Texas Drought Update: Third, with a Bullet - June 3, 2011
For the past several weeks, media have been asking me whether this is one of the worst droughts Texas has ever seen. So far, my answer has been "not yet, but if it stays dry like this..." Now it's been dry long enough, and kept getting drier long enough, and gotten far enough into the growing season, that my answer from here on out is "yes, this is one of the worst Texas droughts ever."
To put it into historical perspective, I've compiled a graphic showing the year and intensity of the twenty worst droughts for this time of year (end of May) since the start of statewide record-keeping in 1895, as measured by the most common drought indicator, the Palmer Drought Severity Index (PDSI).
The PDSI is based on a combination of rainfall and temperature, and is most sensitive to droughts that have lasted about six to twelve months. The present drought has been around long enough that its intensity is well represented by the PDSI.
Texas is subdivided into ten so-called climate divisions. As of now, four out of ten are in PDSI-based "extreme drought" (PDSI < -4.0, for you drought connoisseurs). Only two years have been worse: 1918 and 1956.
The National Climatic Data Center recently released its preliminary rainfall totals for May. Here is the (ugly) tale of the tape:
May: 9th driest (1895-present)
Apr-May: 2nd driest
Mar-May: driest ever
Feb-May: driest ever
Jan-May: 2nd driest
Dec-May: driest ever
Nov-May: 2nd driest
Oct-May: driest ever, also driest 8 consecutive months ever
Sept-May: 3rd driest
Aug-May: 3rd driest
We rank behind 1918 and 1956 because they were preceded by other dry years, making the water shortages that much more acute. So I think it's fair to say, based on the objective evidence, that for this time of year this is the third-worst drought on record for Texas.
What are the future prospects? Not so good. The short-range and medium-range forecasts are dry for Texas. Over the longer range, the national drought outlook has much of Texas pegged for "slight improvement", under the premise that if it's already exceptionally dry it can't get much worse. But I took a look at the droughts shown in the figure, and compared the May drought severity to August drought severity, and found that only about a fifth showed substantial improvement. The rest were about evenly split between staying about the same and becoming considerably worse.
Summertime temperatures in Texas are tied closely to present and past rainfall. Moist ground doesn't heat up as much as dry ground. So it should be no surprise that Houston Intercontinental Airport reached 100 degrees F yesterday, earlier than ever before. Unless Texas gets doused by a lot of tropical moisture soon, this is going to be a long, hot summer.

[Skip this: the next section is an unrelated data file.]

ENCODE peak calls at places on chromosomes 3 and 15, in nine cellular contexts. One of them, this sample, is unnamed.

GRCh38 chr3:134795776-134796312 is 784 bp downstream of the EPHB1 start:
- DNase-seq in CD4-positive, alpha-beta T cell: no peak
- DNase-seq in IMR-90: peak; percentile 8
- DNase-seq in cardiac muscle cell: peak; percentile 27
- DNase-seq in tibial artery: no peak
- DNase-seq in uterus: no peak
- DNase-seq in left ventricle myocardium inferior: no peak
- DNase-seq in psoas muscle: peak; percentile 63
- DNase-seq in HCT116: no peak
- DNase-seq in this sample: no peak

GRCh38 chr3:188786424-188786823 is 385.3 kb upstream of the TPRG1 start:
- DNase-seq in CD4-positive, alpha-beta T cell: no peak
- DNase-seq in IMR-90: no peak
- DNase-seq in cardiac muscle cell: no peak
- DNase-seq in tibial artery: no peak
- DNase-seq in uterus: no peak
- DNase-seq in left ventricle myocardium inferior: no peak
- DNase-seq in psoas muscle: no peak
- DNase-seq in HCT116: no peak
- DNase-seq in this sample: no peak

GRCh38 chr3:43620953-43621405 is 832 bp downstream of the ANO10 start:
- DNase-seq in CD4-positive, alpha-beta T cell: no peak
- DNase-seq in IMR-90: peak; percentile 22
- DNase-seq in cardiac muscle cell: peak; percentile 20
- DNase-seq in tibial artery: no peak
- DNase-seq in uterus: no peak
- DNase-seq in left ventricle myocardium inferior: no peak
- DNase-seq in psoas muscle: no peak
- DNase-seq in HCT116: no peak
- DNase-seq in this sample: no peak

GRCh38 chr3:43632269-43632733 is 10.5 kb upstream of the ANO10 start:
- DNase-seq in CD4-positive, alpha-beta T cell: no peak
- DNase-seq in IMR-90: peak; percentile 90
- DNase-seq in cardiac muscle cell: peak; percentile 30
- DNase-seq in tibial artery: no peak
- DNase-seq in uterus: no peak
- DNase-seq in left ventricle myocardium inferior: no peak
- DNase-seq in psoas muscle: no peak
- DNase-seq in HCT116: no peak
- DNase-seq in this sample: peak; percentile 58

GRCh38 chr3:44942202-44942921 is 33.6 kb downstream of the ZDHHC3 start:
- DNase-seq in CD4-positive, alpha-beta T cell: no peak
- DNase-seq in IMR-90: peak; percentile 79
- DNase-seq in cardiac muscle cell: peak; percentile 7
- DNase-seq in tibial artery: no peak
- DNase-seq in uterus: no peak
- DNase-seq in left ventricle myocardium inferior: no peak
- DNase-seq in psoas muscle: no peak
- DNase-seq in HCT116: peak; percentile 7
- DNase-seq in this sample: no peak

According to a recent op-ed by Bill McKibben (see here), "the drought [in Texas and adjoining parts of Oklahoma and New Mexico] is worse than that of the Dust Bowl". I find myself disliking this op-ed more and more each time I read it. The quoted statement is one of the most offensive. Of course it's worse than that of the Dust Bowl: the Dust Bowl drought doesn't even make the top twenty for Texas because most of Texas wasn't severely affected by it except for parts of the Texas Panhandle. But it's not worse than 1956, and it's not worse than 1918.
McKibben wishes us to believe that detecting climate change in extreme weather is obvious. As I've pointed out before, the drought here in Texas is not independent of the floods elsewhere: if some places don't get enough rain, others get too much. The simultaneous occurrence of droughts and floods is normal. The same weather pattern that made the Pakistani floods possible in summer 2010 also brought the Russian drought. Now, the intensity might be unusual, or the frequency might be unusual, but global warming does not get credit for the simultaneity.
So let's look back again at the historical droughts. What sort of trend do you see in the diagram above? Not much. Mainly, it's erratic. Perhaps they've become more frequent recently, but droughts have been coming in clusters since 1895. If perchance one of the recent drought years hadn't happened, it would appear that drought was becoming less frequent. So certainly there's no significant trend, nothing that anybody but a fool would conclude was being caused by global warming.
The long-term precipitation trend in Texas is actually positive. It's increasing by about 10% per century, and the trend is statistically significant. This is despite a weak projected decrease in precipitation under global warming. So we really don't know whether Texas will get more rainfall in the future, or less.
Temperatures in Texas, however, are steadily rising. This affects droughts because it causes plants, ponds, and streams to dry out faster. And remember, dry ground makes for hot air in the summer. So this drought is going to be a couple of degrees more brutal, day in and day out, because of global warming.
In wintertime, global warming feels kind of nice. In summertime during drought, it's not nice at all.
From the Houston Chronicle, June 3, 2011
John Nielson-Gammon, Climate Abyss